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Wednesday, 19 June 1946

Mr TURNBULL (WIMMERA, VICTORIA) .- The lag which has occurred in the settlement of ex-servicemen on the land has caused grave concern throughout the country. The soldiers were promised a great deal. As soon as the prisoners were released from Changi camp in Singapore, Commonwealth officials visited thom and promised them nil kinds of favoured treatment. The troops believed that they would retur.ii to a paradise in Australia, and that the people would realize and appreciate the part that they had played, and rehabilitate them in a very satisfactory manner. But many months have passed since those men returned to Australia and their hopes so far as land settlement is concerned have not been realized. The fault does not lie wholly with the Minister for Post-war Reconstruction (Mr. Dedman). I do not criticise him personally for the delay ; undoubtedly many unexpected factors arose. Although' nothing substantial has yet been done, the time is still opportune for positive action. Ex-servicemen have whittled away their deferred pay and allowances and to-day they are not in the same financial position to go on the land as they were some months ago. The men who desire to settle on the land, are anxious that action shall be taken without delay. It has been said that in the western district of Victoria, large areas have been acquired for settlement. But I have in mind the need to make singleunit farms available. This must be done if the wishes of the returned men themselves are to be considered. The Minister for Immigration (Mr. Calwell) must be aware of this fact, for recently he addressed meetings in the Wimmera, particularly at Warracknabeal and elsewhere.

Mr Calwell - Very successful meetings, too.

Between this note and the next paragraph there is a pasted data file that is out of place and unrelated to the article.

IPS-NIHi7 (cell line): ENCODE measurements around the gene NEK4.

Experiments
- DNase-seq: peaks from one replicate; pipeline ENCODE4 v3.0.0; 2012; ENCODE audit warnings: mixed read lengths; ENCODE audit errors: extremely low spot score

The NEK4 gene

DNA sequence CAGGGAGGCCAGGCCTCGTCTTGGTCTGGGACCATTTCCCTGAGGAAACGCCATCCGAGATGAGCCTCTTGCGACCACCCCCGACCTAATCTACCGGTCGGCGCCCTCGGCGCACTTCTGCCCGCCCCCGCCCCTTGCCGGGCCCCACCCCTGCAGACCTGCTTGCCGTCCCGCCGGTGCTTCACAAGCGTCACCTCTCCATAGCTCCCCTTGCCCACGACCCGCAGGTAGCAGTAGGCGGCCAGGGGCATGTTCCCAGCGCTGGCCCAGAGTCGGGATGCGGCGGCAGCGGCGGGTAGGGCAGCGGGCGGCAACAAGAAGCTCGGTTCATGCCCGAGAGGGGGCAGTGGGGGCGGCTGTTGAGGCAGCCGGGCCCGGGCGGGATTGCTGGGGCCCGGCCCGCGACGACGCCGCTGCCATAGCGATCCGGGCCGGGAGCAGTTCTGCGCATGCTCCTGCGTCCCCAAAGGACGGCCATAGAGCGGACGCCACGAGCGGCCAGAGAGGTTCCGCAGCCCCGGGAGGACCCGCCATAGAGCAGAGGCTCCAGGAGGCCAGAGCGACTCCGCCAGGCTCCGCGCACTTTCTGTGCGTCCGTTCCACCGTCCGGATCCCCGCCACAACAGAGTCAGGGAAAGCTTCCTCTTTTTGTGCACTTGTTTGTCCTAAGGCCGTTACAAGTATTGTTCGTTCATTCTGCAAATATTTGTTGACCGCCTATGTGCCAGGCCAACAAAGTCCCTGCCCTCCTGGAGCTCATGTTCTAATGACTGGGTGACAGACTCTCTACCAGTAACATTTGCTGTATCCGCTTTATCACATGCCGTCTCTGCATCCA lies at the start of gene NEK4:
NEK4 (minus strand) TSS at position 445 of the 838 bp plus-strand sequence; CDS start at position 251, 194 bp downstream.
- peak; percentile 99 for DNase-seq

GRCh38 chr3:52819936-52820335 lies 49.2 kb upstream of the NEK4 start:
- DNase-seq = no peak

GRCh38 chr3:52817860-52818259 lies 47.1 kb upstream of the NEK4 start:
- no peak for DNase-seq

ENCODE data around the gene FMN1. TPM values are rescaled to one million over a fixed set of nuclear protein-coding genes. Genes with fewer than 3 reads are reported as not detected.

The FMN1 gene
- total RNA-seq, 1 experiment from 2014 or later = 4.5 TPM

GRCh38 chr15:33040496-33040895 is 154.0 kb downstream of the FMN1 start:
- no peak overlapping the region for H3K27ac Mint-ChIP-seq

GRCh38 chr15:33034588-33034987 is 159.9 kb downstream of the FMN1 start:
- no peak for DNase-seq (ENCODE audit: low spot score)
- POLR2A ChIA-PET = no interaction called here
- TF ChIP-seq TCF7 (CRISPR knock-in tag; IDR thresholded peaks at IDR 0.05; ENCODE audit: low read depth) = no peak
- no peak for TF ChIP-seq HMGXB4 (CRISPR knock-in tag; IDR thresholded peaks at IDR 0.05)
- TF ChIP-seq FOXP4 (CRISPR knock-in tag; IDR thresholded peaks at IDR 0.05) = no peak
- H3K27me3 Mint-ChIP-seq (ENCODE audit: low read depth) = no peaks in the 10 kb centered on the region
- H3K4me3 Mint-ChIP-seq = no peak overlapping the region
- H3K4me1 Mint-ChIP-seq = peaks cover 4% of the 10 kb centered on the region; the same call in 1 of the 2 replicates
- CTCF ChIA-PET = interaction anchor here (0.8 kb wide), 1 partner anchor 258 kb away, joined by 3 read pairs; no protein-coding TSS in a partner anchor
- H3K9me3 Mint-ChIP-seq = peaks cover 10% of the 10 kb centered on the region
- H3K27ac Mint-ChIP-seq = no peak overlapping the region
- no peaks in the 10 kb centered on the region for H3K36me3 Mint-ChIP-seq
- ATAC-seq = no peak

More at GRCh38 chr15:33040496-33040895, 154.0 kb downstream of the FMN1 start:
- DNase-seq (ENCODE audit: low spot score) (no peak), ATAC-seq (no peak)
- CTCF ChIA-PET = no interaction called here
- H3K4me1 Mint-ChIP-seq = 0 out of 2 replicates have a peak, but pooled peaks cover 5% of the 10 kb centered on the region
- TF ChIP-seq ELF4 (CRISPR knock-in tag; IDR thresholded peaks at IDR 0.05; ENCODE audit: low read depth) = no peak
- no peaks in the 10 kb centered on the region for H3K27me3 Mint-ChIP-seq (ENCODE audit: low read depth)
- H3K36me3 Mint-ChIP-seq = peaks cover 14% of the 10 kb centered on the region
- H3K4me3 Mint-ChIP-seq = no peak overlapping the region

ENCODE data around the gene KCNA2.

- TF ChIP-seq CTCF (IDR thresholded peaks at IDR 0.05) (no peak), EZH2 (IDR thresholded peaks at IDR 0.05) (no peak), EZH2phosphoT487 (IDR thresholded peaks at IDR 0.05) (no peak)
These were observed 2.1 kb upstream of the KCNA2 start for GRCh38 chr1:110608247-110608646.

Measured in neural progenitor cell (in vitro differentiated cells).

I Mr. TURNBULL.- That is what I understand, for I am told that quite. 30 people attended the meeting at Warracknabeal! According to the, Warracknabeal Herald, the 'Minister promised that he would inquire into the position of the power alcohol distillery there, I. hope that lie will do so. I hope that he will also inquire into the matter of single-unit farms. It has been stated that the Victorian authority dealing with land settlement plans for ex-servicemen is not anxious to buy large areas of land in the Wimmera electorate. I am not now referring to the country along the Murray which can be irrigated and where large areas must be settled, but to the vast wheat-growing belt which is famous all over Australia. It is highly desirable that legislation should be introduced, or other appropriate steps taken to enable singleunit farms to be made available. I have received letters from ex-servicemen's organizations, shire councils, and other bodies stressing the need for such action. I understand that the authorities in Melbourne are favorable to this policy, but that they contend that the Commonwealth Government must take some action before such a policy can be applied. It would be of great advantage to exservicemen if they could acquire singleunit farms. In the area to which I am referring, wheat-growing and fat lamb raising are the main industries, and the single-unit farm is suitable for such operations. Men could be settled on single-unit farms with a very bright prospect of success. Surely it is desirable that nien should be assisted to settle in areas where they have a good knowledge of local conditions and values. That is a far better proposition than forcing men to move from, say, nothern to western district areas. It is also desirable that a man should be enabled to settle on property adjacent to that occupied by his father, or a brother or close friends. If a man settles in a neighbourhood where he has friends he will undoubtedly receive a great deal more assistance on the basis of f riendship and goodwill than he is likely to receive if he goes into an area in which ho is a complete stranger. This relates particularly to the use of farming machinery. In Wimmera the people are willing and ready to assist one another, especially in times of ill fortune. This reason, and many others should cause us to do everything possible to encourage settlement on single-unit farms. My constituents and also the ex-servicemen's organizations in Wimmera very strongly favour the policy that I am advocating. In .the circumstances obtaining in Australia and, in fact, the whole world to-day, it is urgent that everything possible be done to stimulate production and satisfactorily settle ex-servicemen. For the reasons that 1 have given, I strongly support the amendment. I believe that every one who has any faith in the resources of this country, and any knowledge of the ability of our ex-servicemen, would favour their establishment on single-unit farms as a part of a comprehensive rehabilitation plan. I, therefore, urge the Government to review its attitude on this subject.

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